A systems model

Modeling-Guided High-Yielding Crops

When it comes to meeting the projected 70% increase in food demand in 2050, Dr. Xinguang Zhu considers photosynthetic efficiency to be an unexplored opportunity to deliver significant yield increases. Backing this are two recent studies reporting 15% and 40% increased crop biomass achieved by manipulating photosynthetic efficiency.

A systems model

The targets for both of those studies were guided by computer modeling. Crop systems models, by simultaneously considering many interacting components in a complex system, can be used to define the optimal combinations of parameters to gain increased yields through optimization analysis or identify the most effective target to engineer for increased yield for a particular cultivar through sensitivity analysis.

According to their perspective paper recently published in in silico Plants, Zhu and coauthors propose that the development of high yielding crops can be expedited using phenomics, genomics and systems models in combination because of recent advances in all three areas.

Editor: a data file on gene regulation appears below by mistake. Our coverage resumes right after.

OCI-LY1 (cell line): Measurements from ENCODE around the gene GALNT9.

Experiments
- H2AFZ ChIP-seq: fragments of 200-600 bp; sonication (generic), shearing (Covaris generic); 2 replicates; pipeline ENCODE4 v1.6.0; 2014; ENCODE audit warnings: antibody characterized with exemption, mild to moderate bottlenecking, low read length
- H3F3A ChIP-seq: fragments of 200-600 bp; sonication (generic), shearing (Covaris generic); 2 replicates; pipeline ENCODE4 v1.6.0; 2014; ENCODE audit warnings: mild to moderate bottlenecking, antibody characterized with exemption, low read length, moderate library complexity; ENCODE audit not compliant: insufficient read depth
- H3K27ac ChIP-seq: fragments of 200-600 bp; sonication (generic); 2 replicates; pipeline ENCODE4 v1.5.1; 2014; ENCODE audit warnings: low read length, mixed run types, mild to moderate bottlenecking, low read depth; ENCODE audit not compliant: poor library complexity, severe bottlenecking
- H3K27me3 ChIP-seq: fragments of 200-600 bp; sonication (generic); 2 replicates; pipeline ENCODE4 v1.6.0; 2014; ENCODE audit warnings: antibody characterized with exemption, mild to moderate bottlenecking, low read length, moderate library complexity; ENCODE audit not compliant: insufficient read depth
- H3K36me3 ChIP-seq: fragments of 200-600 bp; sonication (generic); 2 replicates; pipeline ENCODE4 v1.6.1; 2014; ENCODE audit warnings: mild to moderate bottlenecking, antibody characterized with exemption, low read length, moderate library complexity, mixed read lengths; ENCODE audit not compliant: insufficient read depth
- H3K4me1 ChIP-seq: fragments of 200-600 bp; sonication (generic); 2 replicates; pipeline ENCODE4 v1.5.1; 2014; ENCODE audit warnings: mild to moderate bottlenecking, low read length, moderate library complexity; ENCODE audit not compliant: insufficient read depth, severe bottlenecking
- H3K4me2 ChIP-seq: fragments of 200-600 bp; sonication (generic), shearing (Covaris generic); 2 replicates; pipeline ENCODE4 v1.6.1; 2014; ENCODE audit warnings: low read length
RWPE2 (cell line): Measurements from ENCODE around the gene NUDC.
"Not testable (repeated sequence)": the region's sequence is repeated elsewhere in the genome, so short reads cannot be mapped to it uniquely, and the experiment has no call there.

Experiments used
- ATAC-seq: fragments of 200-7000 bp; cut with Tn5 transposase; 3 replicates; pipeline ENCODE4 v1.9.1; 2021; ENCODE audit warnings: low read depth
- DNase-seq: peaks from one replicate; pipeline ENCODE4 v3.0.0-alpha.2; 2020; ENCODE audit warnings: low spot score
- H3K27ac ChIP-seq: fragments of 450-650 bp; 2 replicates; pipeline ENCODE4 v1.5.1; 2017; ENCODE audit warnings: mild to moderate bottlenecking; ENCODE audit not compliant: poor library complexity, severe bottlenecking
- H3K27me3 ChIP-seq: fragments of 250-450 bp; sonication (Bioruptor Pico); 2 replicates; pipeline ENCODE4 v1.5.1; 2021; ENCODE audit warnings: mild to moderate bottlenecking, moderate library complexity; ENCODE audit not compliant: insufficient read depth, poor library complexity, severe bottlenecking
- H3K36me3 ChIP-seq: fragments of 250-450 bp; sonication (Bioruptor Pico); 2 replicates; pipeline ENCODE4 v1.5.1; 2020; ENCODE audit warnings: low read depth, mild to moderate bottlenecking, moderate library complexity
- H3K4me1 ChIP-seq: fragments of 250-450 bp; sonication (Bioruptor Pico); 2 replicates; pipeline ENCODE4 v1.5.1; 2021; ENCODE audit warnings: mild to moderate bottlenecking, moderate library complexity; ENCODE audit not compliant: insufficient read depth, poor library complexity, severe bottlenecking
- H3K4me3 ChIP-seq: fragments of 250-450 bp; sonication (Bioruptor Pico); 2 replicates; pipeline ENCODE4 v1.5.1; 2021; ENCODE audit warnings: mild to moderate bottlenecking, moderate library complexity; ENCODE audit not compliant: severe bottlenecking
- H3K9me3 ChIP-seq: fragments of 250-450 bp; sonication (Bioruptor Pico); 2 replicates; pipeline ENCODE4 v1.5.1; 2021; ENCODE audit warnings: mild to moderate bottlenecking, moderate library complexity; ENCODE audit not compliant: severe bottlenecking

High-throughput phenotyping (HTP) produces data of unprecedented quantity and quality for model parameterization and application. HTP delivers data required by a complete systems model that includes (a) morphological traits that are difficult to track visually and non-destructively, such as root morphology, (b) changes in functional and structural dynamics over time, such as during a whole growth season, and (c) plant-environment interactions.

In the post-genomics era, molecular marker based selection, genomic selection and genomic editing has become progressively faster and more efficient. This information will enhance crop systems models abilities to predict phenotype from genotype. Genomic information can be incorporated into systems models by (a) constructing mapping functions between molecular markers and macroscopic model parameters, or (b) constructing a genetic regulatory network to directly predict phenotype from genotype.

To develop models that can more effectively guide crop breeding, the authors call for effective integration of HTP, genomics and systems modeling, extending ongoing efforts of developing a universal interface that can enable the development of a comprehensive, multi-scale and mechanistic model describing biogenesis, function, growth and senescence of each organ.

Rachel Shekar

Rachel (she/her) is a Founding and Managing Editor of in silico Plants. She has a Master’s Degree in Plant Biology from the University of Illinois. She has over 15 years of academic journal editorial experience, including the founding of GCB Bioenergy and the management of Global Change Biology. Rachel has overseen the social media development that has been a major part of promotion of both journals.

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